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TU_24_3554 - Esophagitis in Patients Treated With Thoracic Stereotactic Ablative Radiation Therapy (SABR) to Tumors within 2 Cm of the Esophagus

Tuesday, October 23
2:45 PM - 4:15 PM
Location: Innovation Hub, Exhibit Hall 3

Esophagitis in Patients Treated With Thoracic Stereotactic Ablative Radiation Therapy (SABR) to Tumors within 2 Cm of the Esophagus
Q. Sodji1, R. Ko2, K. Bush2, M. S. Binkley1, W. Pickthorn1, P. G. Maxim2, M. F. Gensheimer3, M. Diehn2, and B. W. Loo Jr2; 1Department of Radiation Oncology, Stanford University School of Medicine, Stanford, CA, 2Stanford Cancer Institute, Stanford, CA, 3Department of Radiation Oncology, Stanford Cancer Institute, Stanford, CA

Purpose/Objective(s): Stereotactic ablative radiotherapy (SABR) is an important treatment modality for lung tumors. Esophageal toxicity has been a concern for centrally located tumors abutting or near the esophagus. We evaluated factors associated with development of esophageal toxicity in patients treated with SABR for tumors close to the esophagus at our institution.

Materials/Methods: We performed a retrospective review of patients treated with SABR for primary lung tumors and metastatic lesions to the lung at our institution from 2008 to 2017. We evaluated the esophageal toxicity of patients whose tumor came within 2 cm of the esophagus and whose esophagus received at least 80% of the prescribed dose. We used the Common Terminology Criteria for Adverse Events (CTCAE), version 4.0 to evaluate esophageal toxicity. The minimum distance between the tumor and the esophagus was measured in the treatment planning system.

Results: We identified 15 patients, 10 treated for lung primary tumors and 5 for metastatic tumors. Patient characteristics included a median age of 70 years (25-93 years), 8 males (53%). Six (40%) patients had a tumor abutting the esophagus, 5 (33%) had tumor ≤0.5 cm, 3 (20%) had tumor between 0.51 and 1 cm and 1 (7%) had tumor between 1 and 2 cm. The doses used included 27 Gy in 3 fractions (BED10=51.3 Gy) (1 patient), 35 Gy in 5 fractions (BED10=59.5 Gy) (2 patients), 40 Gy in 4 fractions (BED10=80 Gy) (7 patients), 45 Gy in 5 fractions (BED10=85.5 Gy) (1 patient), 50 Gy in 5 fractions (BED10=100 Gy) (3 patients) and 60 Gy in 8 fractions (BED10=105 Gy) (1 patient). Median follow-up was 4 months (2-20 months). Seven (47%) patients developed grade 2 esophagitis (symptomatic, altered eating/swallowing), all of which was temporary. No patients had grade 3 esophagitis (severely altered eating/swallowing requiring feeding tube or parenteral nutrition) or higher. No esophagitis was reported during treatment and median time to symptoms was 10 days (range 7-14 days) after SABR. Four out of 6 (67%) patients with tumor abutting the esophagus developed esophagitis, compared to 2 out of 5 (40%), 1 out of 3 (33%) and none with tumor located within 0.5 cm, between 0.51-1 cm and 1.1-2 cm respectively. Among patients treated with a BED10 of 80 Gy or less, 3 out of 10 developed esophagitis, 2 who received chemotherapy within 1-4 weeks before radiation therapy. Four out of 5 patients treated with a BED10 > 80 Gy developed esophagitis regardless of receiving chemotherapy shortly before radiation therapy.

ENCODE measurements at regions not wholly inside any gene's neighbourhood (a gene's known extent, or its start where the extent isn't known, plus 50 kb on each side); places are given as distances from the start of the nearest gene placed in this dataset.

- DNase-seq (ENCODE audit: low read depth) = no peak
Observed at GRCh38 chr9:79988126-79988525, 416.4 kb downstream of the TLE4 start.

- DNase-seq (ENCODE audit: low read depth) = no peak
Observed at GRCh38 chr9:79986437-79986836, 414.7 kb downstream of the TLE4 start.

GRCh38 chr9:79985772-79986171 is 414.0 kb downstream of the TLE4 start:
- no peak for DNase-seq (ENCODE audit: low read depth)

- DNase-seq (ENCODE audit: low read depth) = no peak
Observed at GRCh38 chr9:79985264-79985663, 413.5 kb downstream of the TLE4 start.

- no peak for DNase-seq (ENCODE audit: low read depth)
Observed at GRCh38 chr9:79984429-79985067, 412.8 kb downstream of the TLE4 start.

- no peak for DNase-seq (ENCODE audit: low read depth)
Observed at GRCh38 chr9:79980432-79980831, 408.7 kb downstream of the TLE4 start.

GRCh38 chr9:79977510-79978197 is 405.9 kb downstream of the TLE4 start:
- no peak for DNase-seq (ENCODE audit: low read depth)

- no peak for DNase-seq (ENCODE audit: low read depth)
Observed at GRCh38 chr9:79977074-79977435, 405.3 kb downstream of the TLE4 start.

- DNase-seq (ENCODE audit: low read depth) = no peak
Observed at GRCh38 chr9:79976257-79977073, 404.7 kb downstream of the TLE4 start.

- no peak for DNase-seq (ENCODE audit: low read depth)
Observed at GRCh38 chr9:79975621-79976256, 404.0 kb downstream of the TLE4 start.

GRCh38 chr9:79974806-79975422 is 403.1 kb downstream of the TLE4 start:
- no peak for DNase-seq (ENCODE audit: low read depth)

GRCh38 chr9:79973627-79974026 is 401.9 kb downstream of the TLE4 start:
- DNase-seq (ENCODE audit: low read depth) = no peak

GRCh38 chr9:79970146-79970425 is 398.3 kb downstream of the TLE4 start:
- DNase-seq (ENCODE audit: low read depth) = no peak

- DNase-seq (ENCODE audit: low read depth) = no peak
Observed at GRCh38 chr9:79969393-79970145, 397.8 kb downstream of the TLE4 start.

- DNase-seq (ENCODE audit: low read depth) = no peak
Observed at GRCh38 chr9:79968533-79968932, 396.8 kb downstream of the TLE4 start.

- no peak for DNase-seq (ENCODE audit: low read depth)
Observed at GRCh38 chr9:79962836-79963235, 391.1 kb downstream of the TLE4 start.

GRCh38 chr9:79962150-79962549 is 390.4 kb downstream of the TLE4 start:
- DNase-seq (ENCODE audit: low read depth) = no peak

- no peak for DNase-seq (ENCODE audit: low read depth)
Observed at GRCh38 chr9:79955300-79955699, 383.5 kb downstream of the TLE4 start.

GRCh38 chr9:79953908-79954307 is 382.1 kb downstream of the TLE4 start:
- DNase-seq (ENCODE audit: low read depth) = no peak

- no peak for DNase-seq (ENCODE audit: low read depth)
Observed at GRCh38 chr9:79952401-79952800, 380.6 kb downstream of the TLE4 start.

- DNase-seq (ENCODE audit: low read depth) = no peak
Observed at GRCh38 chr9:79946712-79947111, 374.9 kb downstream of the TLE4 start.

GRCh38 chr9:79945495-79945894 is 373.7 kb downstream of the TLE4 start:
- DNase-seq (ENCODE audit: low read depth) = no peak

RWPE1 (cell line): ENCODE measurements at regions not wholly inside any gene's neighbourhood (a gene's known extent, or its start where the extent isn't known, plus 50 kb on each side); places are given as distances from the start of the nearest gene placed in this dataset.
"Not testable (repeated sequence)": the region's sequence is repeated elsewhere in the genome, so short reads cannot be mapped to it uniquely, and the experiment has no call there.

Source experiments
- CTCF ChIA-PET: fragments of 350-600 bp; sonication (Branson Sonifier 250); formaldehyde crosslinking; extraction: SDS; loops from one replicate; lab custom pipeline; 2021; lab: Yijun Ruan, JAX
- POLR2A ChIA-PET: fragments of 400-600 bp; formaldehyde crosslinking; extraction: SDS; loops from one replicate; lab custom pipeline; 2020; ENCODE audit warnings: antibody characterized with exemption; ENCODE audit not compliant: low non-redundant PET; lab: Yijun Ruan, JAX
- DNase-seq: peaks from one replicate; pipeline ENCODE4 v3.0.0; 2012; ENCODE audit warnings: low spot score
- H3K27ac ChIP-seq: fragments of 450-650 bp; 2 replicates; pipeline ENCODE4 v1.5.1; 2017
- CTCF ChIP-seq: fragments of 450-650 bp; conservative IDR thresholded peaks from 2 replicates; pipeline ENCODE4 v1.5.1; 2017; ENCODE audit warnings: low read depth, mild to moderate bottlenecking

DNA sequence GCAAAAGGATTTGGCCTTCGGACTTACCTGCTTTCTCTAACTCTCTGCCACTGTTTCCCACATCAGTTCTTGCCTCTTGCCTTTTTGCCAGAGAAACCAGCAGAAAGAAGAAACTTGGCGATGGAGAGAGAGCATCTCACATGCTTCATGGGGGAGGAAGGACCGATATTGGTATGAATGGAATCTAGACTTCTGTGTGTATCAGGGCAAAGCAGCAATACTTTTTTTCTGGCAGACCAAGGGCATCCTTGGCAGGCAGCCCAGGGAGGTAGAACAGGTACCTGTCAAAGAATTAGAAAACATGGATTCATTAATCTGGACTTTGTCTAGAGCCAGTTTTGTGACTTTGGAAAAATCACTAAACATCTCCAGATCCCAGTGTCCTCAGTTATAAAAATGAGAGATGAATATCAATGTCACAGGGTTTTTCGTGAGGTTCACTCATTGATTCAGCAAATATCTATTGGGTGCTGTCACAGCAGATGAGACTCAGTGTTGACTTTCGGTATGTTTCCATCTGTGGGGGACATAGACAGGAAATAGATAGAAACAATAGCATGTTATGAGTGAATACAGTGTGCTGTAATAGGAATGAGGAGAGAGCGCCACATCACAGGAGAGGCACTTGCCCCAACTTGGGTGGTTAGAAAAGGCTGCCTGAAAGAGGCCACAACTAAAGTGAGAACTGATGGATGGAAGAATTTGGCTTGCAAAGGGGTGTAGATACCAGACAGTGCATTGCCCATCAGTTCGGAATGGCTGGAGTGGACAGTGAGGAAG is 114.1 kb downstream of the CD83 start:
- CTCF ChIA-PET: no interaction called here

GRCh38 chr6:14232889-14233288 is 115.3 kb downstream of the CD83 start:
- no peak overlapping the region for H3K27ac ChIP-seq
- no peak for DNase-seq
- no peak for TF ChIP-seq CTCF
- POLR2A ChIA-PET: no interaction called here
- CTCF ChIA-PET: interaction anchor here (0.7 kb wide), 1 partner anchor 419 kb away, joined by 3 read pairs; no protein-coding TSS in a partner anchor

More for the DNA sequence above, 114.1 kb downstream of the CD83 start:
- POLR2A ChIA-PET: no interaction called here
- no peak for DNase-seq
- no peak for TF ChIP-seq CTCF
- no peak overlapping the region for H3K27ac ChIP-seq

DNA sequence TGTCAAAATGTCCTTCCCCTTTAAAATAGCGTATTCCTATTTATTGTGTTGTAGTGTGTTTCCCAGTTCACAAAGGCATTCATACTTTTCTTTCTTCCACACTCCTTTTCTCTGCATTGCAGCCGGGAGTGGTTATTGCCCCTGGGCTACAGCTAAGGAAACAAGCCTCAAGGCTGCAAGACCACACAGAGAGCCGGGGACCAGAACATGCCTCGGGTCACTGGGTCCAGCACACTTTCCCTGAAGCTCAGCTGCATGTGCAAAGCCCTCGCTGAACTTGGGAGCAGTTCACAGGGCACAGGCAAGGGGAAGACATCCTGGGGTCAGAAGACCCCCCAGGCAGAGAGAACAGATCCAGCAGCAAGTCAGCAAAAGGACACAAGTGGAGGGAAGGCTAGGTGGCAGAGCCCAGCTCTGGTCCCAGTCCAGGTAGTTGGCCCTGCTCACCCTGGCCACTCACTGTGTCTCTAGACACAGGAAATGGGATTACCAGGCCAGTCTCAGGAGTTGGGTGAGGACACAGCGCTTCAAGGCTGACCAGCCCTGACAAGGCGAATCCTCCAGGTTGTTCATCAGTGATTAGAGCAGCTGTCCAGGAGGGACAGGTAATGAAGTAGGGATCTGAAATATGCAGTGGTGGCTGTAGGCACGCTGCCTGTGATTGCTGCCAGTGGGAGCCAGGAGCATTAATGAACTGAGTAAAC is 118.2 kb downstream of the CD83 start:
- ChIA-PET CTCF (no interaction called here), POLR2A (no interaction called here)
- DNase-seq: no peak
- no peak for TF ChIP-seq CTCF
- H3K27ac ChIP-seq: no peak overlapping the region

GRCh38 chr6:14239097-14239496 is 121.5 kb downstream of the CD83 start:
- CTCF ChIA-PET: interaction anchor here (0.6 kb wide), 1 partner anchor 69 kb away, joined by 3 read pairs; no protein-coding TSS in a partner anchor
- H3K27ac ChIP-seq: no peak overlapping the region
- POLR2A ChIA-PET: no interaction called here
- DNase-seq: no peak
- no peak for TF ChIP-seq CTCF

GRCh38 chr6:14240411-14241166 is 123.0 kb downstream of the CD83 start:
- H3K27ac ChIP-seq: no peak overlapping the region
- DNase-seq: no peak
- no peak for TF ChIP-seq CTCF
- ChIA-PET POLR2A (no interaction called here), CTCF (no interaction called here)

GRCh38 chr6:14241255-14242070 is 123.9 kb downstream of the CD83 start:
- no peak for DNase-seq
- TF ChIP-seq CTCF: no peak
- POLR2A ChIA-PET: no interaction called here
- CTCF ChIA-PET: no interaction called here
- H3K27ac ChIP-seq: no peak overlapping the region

Conclusion: Using the SABR regimens and dose gradients employed at our institution for tumors abutting or near the esophagus, we observed no severe esophageal toxicity. Temporary symptomatic esophagitis appeared to be more frequent for tumors abutting the esophagus. Few patients receiving a BED10 of 80 Gy or less experienced symptomatic esophagitis, especially if they did not receive chemotherapy within 1-4 weeks before radiation.

Author Disclosure: Q. Sodji: None. R. Ko: None. K. Bush: None. M.S. Binkley: None. P.G. Maxim: None. M.F. Gensheimer: None. M. Diehn: Employee; Kaiser Permanente. Consultant; Roche. Stock; CiberMed. B.W. Loo: Research Grant; RaySearch, Varian Medical Systems Inc. Stock; TibaRay, Inc. Vice-chair; National Comprehensive Cancer Network. Chair; American College of Radiology. Board Member; TibaRay, Inc.

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